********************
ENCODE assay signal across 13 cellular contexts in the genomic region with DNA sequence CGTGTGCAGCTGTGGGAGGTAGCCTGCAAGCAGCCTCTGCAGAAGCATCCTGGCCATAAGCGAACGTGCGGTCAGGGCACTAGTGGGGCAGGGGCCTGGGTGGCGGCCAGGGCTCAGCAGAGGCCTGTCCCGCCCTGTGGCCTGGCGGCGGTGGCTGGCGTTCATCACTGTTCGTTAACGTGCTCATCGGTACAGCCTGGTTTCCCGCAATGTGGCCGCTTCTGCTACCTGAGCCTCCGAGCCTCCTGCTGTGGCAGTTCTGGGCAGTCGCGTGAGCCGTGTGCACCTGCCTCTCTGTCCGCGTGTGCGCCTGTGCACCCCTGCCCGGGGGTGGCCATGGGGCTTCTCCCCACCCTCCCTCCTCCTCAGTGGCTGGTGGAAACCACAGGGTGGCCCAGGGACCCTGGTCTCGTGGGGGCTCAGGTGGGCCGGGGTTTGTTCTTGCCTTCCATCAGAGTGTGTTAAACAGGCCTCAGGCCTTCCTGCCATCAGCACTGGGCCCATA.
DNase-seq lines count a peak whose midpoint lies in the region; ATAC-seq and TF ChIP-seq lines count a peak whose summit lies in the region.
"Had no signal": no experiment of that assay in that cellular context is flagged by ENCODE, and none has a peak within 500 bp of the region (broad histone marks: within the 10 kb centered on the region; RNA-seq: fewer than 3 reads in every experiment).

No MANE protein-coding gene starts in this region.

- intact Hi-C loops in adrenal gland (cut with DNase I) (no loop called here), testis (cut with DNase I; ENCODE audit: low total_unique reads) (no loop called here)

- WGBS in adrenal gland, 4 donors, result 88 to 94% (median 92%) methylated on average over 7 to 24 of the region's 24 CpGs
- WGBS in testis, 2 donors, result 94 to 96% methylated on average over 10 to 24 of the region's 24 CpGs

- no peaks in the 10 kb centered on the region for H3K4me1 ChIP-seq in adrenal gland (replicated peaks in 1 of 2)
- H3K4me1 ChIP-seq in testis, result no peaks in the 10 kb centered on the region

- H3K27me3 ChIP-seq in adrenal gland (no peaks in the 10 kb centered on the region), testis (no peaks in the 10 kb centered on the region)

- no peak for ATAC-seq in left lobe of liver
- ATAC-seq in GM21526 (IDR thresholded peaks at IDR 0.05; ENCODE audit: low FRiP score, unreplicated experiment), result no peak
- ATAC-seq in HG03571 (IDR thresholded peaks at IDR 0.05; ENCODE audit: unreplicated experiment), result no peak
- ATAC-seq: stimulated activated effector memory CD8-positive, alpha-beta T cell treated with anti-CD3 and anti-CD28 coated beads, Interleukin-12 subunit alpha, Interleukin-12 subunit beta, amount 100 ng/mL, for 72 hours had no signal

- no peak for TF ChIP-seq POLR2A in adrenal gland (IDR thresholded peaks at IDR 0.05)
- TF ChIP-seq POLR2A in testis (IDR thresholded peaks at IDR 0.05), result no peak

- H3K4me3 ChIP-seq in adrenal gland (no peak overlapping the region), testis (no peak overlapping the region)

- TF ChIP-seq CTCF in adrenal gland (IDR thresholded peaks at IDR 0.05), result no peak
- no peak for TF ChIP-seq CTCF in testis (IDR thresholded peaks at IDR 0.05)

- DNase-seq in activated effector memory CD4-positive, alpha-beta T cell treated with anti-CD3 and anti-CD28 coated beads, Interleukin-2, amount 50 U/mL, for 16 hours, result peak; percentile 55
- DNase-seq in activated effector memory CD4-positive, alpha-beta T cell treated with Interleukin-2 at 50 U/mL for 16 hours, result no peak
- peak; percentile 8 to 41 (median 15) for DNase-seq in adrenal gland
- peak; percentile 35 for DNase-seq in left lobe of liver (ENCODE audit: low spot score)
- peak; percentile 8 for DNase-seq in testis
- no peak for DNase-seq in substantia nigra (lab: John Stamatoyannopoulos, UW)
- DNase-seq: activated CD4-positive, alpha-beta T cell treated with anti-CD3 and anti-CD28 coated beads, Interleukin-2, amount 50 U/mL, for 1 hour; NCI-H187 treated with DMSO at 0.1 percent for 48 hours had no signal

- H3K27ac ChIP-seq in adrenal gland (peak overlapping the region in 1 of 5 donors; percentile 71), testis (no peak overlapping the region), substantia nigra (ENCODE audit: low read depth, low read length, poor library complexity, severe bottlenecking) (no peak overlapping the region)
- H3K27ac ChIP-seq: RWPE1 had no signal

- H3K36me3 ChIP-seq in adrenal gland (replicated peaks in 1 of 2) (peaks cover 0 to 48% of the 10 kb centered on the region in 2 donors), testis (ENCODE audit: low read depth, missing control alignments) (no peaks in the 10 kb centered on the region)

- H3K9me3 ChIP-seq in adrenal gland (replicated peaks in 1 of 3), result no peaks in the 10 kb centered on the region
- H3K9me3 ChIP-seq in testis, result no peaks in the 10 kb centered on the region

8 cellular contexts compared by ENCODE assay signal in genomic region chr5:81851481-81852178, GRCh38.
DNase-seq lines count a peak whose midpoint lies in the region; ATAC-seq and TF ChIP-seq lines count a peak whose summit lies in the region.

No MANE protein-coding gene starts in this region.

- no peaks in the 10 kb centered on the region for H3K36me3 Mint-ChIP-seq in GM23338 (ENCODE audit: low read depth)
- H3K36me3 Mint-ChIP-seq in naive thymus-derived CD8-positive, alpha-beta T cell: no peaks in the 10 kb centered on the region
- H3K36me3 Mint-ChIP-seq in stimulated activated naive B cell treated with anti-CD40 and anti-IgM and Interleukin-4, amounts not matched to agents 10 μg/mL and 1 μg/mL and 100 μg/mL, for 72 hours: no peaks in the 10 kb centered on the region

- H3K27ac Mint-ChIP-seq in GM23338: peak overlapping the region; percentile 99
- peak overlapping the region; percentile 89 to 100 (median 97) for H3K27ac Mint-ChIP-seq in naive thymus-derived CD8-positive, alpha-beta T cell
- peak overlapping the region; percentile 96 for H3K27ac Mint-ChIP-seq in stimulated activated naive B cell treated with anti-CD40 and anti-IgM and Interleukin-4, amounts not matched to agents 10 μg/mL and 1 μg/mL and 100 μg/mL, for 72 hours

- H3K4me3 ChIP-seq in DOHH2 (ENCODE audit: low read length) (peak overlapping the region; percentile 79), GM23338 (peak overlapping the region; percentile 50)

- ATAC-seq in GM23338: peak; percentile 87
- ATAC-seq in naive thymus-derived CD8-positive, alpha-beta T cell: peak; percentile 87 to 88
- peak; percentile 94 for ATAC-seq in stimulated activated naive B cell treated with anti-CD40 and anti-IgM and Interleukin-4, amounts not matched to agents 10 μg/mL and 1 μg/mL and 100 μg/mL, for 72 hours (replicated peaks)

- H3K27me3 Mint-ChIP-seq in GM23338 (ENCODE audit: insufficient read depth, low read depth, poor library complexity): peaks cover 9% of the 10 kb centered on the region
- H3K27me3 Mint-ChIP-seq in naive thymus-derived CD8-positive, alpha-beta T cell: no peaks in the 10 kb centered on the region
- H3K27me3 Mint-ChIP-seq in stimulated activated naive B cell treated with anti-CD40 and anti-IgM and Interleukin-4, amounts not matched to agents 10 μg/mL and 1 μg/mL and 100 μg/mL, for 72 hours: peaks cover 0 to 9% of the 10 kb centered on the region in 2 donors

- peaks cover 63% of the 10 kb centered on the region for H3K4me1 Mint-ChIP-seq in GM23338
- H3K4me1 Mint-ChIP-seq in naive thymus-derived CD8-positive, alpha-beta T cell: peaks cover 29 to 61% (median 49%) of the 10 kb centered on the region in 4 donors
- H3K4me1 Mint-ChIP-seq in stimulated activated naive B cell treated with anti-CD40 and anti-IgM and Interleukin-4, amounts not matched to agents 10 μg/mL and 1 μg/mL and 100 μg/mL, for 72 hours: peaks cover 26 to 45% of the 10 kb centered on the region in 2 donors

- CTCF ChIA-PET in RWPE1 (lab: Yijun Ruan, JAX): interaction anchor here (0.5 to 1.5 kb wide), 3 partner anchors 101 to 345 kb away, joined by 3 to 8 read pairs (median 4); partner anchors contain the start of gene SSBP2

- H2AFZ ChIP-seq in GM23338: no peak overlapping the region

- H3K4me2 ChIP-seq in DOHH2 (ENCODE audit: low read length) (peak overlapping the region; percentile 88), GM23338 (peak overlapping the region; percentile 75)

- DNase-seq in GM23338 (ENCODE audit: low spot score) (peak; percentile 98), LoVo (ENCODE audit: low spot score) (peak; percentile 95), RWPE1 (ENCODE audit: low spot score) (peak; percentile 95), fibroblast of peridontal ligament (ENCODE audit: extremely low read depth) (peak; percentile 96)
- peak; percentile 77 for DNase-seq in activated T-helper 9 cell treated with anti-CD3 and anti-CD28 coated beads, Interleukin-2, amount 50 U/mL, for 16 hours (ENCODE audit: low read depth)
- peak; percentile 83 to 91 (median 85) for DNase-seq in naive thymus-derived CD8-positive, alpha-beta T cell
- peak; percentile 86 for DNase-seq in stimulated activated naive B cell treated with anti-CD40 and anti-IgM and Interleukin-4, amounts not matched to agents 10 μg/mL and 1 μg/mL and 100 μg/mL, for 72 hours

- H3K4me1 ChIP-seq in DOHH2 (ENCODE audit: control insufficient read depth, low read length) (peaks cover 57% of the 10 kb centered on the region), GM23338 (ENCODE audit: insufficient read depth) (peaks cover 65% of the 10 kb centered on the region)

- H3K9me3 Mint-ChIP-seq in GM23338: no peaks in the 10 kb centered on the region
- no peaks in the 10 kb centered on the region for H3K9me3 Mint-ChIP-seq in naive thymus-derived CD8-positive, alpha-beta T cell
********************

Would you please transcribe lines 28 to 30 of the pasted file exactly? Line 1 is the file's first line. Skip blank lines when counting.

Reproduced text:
- H3K27ac ChIP-seq: RWPE1 had no signal

- H3K36me3 ChIP-seq in adrenal gland (replicated peaks in 1 of 2) (peaks cover 0 to 48% of the 10 kb centered on the region in 2 donors), testis (ENCODE audit: low read depth, missing control alignments) (no peaks in the 10 kb centered on the region)

- H3K9me3 ChIP-seq in adrenal gland (replicated peaks in 1 of 3), result no peaks in the 10 kb centered on the region